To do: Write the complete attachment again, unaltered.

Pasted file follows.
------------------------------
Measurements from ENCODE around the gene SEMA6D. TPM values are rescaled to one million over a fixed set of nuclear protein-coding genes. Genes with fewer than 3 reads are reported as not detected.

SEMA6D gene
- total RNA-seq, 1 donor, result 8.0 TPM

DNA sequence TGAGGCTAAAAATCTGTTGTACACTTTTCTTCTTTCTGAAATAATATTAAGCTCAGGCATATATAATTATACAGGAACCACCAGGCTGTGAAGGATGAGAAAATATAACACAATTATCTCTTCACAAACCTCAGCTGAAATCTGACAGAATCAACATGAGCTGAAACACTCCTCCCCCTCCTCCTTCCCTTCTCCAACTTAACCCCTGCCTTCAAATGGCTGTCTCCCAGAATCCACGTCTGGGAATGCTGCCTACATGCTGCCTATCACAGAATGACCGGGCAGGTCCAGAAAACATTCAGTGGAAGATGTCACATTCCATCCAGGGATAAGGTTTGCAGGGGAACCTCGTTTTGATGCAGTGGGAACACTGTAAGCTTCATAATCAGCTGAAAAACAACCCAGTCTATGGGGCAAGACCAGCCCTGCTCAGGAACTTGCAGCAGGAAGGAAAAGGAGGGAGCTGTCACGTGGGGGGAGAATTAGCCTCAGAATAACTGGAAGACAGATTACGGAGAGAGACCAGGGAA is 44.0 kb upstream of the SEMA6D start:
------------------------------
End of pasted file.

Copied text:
Measurements from ENCODE around the gene SEMA6D. TPM values are rescaled to one million over a fixed set of nuclear protein-coding genes. Genes with fewer than 3 reads are reported as not detected.

SEMA6D gene
- total RNA-seq, 1 donor, result 8.0 TPM

DNA sequence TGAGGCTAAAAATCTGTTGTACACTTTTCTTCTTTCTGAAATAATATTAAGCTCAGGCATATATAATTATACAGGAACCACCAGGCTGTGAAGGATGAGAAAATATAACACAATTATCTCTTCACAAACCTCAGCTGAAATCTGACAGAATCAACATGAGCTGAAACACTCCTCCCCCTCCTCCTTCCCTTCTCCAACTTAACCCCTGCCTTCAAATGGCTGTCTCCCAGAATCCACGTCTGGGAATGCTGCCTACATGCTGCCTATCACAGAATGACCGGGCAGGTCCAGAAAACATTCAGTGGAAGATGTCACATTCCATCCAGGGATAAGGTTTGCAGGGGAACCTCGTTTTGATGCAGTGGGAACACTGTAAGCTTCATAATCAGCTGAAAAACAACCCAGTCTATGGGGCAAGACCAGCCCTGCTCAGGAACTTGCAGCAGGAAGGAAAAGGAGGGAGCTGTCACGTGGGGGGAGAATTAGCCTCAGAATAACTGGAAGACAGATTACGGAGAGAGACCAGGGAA is 44.0 kb upstream of the SEMA6D start: